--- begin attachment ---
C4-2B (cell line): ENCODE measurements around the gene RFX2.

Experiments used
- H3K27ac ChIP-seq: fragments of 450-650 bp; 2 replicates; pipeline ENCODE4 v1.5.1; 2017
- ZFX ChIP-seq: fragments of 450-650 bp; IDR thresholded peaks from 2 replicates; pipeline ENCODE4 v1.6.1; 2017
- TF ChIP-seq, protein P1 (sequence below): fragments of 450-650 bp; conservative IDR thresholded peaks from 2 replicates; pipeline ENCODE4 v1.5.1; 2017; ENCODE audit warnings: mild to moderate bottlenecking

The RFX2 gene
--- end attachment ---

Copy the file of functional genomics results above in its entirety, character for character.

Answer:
C4-2B (cell line): ENCODE measurements around the gene RFX2.

Experiments used
- H3K27ac ChIP-seq: fragments of 450-650 bp; 2 replicates; pipeline ENCODE4 v1.5.1; 2017
- ZFX ChIP-seq: fragments of 450-650 bp; IDR thresholded peaks from 2 replicates; pipeline ENCODE4 v1.6.1; 2017
- TF ChIP-seq, protein P1 (sequence below): fragments of 450-650 bp; conservative IDR thresholded peaks from 2 replicates; pipeline ENCODE4 v1.5.1; 2017; ENCODE audit warnings: mild to moderate bottlenecking

The RFX2 gene